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Taking the day off

July 21, 2013 Leave a comment

When the sky is this blue and the temperature is not blazing — a rarity in the San Lorenzo Valley during this hotter-than-average summer — it’s hard to concentrate on the screen in front of me and the words that are growing more meaningless with each one added to this paragraph.

So to hell with today’s blog. I’m going outside.

But before I go, there are a couple of things on the radar, of which you should be aware.

First, there’s an OLPC tablet now on sale out there at Walmart and hopefully other places (hopefully, I say, because not even that would get me into a Walmart). While I’m not crazy about the fact that it’s Walmart taking the lead here in selling it, I think it’s a good way to get some funding into the program — middle-class Americans kicking in by buying the tablet.

Sadly, the nimrods at Popular Science don’t think so and ask, in an online article, if the OLPC project has lost its way. Of course the question of whether Popular Science has lost its way is arguably more relevant, but let’s put that aside. The editors there may want to find their way to the nearest team of proctologists in order to help them find their heads.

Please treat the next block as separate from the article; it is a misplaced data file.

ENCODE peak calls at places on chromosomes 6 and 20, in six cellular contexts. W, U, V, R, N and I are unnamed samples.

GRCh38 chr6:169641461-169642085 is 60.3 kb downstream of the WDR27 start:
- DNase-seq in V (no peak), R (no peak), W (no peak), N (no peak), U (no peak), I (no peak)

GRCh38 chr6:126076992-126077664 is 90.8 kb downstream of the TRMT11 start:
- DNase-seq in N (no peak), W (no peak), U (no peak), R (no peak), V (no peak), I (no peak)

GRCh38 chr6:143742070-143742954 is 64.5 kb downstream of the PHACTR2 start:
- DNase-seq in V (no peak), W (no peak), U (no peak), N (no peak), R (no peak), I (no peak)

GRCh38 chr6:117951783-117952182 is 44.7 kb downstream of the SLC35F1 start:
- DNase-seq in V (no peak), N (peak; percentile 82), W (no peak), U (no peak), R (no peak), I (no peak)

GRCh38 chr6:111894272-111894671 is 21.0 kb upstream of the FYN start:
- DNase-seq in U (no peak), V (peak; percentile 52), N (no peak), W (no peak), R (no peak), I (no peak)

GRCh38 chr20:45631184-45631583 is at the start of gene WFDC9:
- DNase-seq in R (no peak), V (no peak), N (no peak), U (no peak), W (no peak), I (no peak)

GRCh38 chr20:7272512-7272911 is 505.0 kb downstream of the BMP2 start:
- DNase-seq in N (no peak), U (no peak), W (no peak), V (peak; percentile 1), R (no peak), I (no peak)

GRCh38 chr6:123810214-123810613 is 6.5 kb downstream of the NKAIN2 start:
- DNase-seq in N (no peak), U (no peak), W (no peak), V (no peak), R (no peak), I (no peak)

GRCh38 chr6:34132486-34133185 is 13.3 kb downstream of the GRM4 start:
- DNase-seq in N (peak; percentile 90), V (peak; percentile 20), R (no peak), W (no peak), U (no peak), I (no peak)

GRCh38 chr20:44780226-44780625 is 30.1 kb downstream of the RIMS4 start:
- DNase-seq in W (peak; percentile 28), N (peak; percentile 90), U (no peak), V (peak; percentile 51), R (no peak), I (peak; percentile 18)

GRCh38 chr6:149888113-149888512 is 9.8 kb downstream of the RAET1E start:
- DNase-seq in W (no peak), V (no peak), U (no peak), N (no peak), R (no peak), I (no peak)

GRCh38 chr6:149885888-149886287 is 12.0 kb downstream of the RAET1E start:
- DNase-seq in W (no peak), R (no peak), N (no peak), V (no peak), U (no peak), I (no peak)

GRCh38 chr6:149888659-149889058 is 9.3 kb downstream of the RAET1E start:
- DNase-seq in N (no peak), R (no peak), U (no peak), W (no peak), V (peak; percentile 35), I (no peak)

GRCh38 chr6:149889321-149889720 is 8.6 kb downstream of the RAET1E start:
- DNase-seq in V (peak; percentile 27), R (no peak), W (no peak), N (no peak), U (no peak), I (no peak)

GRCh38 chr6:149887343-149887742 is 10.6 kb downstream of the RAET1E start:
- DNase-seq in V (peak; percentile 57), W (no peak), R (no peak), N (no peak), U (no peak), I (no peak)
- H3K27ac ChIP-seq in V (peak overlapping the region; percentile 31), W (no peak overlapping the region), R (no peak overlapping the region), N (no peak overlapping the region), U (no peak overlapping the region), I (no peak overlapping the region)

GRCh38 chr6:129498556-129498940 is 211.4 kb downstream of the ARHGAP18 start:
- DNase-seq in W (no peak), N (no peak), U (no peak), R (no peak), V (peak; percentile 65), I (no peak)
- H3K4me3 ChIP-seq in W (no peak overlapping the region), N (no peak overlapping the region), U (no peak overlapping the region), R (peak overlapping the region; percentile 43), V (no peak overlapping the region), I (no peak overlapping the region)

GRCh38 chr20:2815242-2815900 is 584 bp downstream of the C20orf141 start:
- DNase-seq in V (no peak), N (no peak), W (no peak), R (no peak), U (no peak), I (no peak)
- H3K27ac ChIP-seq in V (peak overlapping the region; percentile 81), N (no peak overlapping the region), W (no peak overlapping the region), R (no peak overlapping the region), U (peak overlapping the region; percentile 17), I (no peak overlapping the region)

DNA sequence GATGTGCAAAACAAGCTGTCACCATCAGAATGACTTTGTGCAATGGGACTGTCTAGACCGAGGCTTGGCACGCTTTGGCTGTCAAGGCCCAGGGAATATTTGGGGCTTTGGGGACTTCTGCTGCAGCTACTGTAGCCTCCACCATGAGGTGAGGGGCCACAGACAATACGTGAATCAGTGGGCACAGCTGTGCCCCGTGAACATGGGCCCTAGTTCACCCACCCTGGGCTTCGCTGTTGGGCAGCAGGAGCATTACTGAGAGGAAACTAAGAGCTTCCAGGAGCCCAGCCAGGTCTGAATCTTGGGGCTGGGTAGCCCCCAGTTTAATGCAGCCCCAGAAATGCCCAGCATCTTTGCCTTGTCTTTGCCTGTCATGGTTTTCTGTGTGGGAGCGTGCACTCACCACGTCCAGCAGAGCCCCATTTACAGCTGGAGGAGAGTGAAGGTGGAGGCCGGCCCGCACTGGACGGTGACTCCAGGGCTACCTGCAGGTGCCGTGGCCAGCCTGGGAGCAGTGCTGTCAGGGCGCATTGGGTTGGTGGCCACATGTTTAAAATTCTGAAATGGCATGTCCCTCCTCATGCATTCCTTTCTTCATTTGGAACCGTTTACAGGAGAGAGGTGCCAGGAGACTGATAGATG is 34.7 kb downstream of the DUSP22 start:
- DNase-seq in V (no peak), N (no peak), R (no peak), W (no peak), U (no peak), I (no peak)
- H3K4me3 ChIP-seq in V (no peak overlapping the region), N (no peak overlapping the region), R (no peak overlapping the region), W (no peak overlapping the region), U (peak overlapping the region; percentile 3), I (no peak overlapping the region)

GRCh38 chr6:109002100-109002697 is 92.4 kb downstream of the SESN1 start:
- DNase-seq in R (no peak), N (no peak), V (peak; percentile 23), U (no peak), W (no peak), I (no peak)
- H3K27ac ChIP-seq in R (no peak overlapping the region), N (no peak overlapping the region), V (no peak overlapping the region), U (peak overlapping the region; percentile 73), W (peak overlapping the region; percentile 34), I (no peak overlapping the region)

My hat’s off to the OLPC folks for making this available, and to seek alternative sources of funding where sources are drying up. I think the tablet, though not a replacement for the XO, can be seen as a viable alternative to the original hardware, which incidentally could work in some environments. Also, making it available to the public can only help matters in making the hardware acceptable.

No, I’m not linking the article since I don’t want to drive viewers to the page. Use your friend Mr. Google if you have to go read the article, or you can just go to PopSci.com and see if you can find it there.